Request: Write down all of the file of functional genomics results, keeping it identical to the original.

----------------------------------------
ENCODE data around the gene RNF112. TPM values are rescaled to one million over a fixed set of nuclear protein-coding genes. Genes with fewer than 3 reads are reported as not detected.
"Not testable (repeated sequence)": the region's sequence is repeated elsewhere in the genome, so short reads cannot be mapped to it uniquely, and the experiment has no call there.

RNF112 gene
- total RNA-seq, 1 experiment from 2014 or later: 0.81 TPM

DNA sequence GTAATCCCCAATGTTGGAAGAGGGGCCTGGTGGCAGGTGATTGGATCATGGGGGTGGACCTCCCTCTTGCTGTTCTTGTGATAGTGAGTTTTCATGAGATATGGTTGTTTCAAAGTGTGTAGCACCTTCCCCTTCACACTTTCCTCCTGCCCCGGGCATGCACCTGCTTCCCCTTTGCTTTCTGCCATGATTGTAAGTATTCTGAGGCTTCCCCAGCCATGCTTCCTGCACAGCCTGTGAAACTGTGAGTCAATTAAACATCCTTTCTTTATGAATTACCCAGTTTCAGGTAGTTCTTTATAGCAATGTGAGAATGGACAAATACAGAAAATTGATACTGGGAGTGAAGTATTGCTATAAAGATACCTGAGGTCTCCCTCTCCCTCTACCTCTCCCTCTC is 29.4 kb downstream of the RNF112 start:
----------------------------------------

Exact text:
ENCODE data around the gene RNF112. TPM values are rescaled to one million over a fixed set of nuclear protein-coding genes. Genes with fewer than 3 reads are reported as not detected.
"Not testable (repeated sequence)": the region's sequence is repeated elsewhere in the genome, so short reads cannot be mapped to it uniquely, and the experiment has no call there.

RNF112 gene
- total RNA-seq, 1 experiment from 2014 or later: 0.81 TPM

DNA sequence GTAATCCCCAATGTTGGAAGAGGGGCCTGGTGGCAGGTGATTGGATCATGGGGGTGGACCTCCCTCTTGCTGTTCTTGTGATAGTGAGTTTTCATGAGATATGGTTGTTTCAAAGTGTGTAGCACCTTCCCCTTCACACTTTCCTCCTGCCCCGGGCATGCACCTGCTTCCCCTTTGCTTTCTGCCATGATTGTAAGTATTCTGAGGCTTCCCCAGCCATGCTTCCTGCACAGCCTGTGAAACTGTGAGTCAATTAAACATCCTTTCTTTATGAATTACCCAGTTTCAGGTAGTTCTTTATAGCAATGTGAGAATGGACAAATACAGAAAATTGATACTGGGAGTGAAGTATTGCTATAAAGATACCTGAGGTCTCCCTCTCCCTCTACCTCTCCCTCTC is 29.4 kb downstream of the RNF112 start: